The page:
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A Catholic Curriculum

A version of this article appeared in the Catholic Herald – you can read the article here


In 1905, one Miss Agnew sat at her desk in Carlisle and sketched out the ‘scheme of instruction’ for the poor Catholic boys and girls of St. Cuthbert’s school. Amongst her entries was the History ‘object lessons’, and it contained a glimpse of the recipients for whom it was intended – here a lesson on Caedmon and Bede, there Joan of Arc, another on Wolsey, next ‘the Revolution’ (nothing ‘Glorious’ about it). It was history, but it was also more than that – it was a statement of ourselves.

The State We’re In

One could be forgiven for thinking that what is taught in our schools is a settled affair. We have had long enough to come to consensus, after all, and one might imagine there is key knowledge that one would expect to make the list of every school that bears the name Catholic.

In truth, curricula vary widely. Whilst those under local authority control follow the national curriculum (though with some variation alongside the centrally mandated), academies are free to set their own content.

In some ways, this level of freedom can serve schools well. It allows the teacher-scholar to shape a curriculum unencumbered by a system that, they might decide, leaves the best bits out. More, it allows flexibility, so that each school can respond to the needs of the parish and communities it serves.

But there are corresponding challenges, chief amongst them being to ensure consistency and quality in response to that freedom. The task of creating a curriculum is left to individual schools so what children learn is, to a great extent, determined by the individual who happens to be head of department at any particular time. Diocesan support is available for R.E., but beyond that the curriculum is fair game for any who might wish to impose their preferences, or in some cases their prejudices, upon it.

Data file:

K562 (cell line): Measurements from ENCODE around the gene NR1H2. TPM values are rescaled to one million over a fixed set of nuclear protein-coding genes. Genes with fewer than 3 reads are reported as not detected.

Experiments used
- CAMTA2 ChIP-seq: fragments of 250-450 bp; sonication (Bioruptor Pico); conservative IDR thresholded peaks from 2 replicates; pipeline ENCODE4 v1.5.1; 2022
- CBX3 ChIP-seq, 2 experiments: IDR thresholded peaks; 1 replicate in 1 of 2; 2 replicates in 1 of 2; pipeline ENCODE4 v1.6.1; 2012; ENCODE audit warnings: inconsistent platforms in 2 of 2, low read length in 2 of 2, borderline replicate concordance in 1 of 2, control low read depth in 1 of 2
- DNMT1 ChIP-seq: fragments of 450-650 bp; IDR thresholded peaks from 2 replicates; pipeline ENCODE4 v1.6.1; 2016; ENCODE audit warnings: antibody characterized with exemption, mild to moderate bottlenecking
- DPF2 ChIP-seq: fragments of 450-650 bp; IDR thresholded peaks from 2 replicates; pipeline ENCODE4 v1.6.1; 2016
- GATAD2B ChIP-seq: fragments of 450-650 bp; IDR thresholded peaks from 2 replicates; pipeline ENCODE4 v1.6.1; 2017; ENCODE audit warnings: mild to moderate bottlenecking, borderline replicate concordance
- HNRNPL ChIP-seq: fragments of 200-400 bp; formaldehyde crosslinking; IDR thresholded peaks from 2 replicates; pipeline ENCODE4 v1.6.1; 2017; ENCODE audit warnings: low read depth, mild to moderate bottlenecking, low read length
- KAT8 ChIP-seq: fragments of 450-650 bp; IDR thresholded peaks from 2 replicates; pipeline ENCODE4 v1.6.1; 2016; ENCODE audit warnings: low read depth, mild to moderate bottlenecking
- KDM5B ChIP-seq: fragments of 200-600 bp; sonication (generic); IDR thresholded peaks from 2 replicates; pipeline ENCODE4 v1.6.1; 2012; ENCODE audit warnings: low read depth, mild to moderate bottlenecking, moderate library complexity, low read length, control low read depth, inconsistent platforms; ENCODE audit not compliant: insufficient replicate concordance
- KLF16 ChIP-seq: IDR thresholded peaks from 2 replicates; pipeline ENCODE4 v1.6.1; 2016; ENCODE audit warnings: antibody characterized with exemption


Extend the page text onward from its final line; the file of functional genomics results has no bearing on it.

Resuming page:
In other words, for the majority of our schools, forming the curriculum is a cottage industry – what is included, and what is not, is determined not by a commonly agreed account of the essential, but instead by the strengths and, sometimes, the limitations, of the leaders and middle-leaders tasked with creating them.

If we wish all children in our schools to experience the wholeness of the Faith, in all its creative and intellectual glory, then here the seeds are sown for us to fall short of that ambition.

Yet it would be unreasonable to expect each school to develop schemes of work imbued with the supernatural gaze, weaving different subjects into a coherent statement of the whole, each filled with the treasures of the Church. After all, simply holding a degree, or a teaching certificate, is not sufficient; degree courses do not always include the content one might need, and necessarily take on the character of the institution or training course through which they were formed. When so many of our teachers and leaders do not come through our Catholic schools, or universities, or training courses, thus do links go unseen, knowledge go undelivered, our intellectual and artistic heritage left to neglect.

In short, curriculum design is a specialist job. And for a Catholic curriculum, even more so.

Catholicity and Cultural Literacy

The concept of ‘cultural literacy’ has become a key part of the curriculum revolution currently taking place, under the supportive eye of the schools’ inspectorate. It is the idea that a good education provides awareness and understanding of the key references, the key signifiers, of the culture in which our children are being formed. By this account, there is a canon of knowledge that constitutes being educated, being culturally literate, that children ought to have as part of a good education.

Nonetheless, contemporary efforts to define the canon fall short: cultural literacy, and indeed the canon, is too often viewed through the secular mores of those who now write it, delivering a body of knowledge cleansed of the faith-filled lens within which so much of the content which comprises it was originally developed. This elevates the secular humanist paradigm to normative, subverting the very notion of cultural literacy, since, as I have written elsewhere, ‘if one starts from a position of neglecting the religious and theological backdrop of the culture in which so much of our cultural inheritance was formed, what is offered is but a shadow of artefacts, and ultimately historical and cultural illiteracy, a secular humanist wish-projection of what our shared history and identity should have been, rather than what it practically and really is.’